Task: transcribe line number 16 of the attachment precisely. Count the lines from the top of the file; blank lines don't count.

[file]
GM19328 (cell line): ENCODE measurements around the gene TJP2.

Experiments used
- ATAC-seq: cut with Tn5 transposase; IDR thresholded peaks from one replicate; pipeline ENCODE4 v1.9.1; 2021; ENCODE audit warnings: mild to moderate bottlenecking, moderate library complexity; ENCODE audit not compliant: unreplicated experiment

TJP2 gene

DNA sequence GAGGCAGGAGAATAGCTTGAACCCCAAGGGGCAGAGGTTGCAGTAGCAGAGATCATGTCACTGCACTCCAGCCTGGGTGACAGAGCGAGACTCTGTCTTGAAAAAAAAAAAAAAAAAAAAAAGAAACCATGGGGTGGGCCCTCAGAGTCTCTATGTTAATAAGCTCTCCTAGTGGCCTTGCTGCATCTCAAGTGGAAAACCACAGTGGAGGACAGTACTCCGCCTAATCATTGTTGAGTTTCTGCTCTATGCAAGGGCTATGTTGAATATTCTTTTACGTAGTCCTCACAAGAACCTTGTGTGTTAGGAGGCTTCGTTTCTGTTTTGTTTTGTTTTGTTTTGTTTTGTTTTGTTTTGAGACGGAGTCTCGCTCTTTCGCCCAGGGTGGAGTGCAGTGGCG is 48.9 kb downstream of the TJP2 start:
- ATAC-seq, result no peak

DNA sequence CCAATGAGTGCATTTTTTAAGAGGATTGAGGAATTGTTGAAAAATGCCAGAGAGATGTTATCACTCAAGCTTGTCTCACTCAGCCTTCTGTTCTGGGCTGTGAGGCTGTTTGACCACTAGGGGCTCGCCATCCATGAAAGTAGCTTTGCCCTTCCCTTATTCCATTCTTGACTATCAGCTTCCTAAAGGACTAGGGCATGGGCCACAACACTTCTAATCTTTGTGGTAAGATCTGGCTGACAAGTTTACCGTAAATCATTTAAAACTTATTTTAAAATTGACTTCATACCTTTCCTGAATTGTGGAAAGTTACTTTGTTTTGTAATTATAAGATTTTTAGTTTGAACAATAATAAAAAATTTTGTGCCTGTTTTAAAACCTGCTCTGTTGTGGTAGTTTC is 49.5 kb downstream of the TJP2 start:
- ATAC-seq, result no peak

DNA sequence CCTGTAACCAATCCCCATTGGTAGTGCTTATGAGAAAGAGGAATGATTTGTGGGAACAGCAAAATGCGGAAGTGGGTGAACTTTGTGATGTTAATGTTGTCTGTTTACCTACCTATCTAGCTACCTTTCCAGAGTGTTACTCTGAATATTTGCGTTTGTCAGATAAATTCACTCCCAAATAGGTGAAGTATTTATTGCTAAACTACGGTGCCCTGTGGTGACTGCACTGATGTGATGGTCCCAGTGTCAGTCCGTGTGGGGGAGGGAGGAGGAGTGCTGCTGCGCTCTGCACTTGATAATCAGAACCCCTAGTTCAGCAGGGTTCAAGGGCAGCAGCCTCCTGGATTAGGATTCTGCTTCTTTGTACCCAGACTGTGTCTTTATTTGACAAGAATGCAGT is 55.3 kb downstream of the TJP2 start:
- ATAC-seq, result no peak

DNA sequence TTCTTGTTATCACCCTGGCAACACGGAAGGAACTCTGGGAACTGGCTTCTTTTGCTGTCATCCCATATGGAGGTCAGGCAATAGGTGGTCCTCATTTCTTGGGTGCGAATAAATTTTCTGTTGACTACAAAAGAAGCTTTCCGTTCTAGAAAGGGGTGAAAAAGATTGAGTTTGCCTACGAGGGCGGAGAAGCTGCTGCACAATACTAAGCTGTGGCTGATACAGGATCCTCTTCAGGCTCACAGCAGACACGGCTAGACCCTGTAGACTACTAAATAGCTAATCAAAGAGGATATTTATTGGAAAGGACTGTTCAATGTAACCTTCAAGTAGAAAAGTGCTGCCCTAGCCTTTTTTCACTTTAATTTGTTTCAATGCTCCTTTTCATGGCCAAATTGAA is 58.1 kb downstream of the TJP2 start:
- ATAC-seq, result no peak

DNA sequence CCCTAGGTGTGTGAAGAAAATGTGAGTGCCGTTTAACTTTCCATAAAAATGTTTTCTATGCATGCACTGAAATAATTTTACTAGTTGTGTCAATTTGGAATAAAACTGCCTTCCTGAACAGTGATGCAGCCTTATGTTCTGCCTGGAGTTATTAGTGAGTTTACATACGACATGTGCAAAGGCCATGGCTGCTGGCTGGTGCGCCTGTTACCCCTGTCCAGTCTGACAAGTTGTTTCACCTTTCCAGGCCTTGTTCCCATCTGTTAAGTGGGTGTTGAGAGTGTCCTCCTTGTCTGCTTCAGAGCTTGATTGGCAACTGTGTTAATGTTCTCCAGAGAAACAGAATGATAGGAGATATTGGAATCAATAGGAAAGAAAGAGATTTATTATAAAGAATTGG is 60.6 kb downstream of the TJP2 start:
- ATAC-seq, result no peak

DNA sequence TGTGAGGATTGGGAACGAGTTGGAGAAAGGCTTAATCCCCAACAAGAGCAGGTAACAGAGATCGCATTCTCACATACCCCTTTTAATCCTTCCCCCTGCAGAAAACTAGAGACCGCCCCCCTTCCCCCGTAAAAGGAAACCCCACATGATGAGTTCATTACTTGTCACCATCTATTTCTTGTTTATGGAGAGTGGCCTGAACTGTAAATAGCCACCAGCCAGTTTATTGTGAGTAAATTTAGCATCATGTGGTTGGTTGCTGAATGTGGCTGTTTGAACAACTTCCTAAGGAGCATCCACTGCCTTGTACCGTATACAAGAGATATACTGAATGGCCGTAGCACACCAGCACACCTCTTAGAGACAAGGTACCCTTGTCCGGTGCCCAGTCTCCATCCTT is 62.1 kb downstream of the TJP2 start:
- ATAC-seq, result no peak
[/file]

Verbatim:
- ATAC-seq, result no peak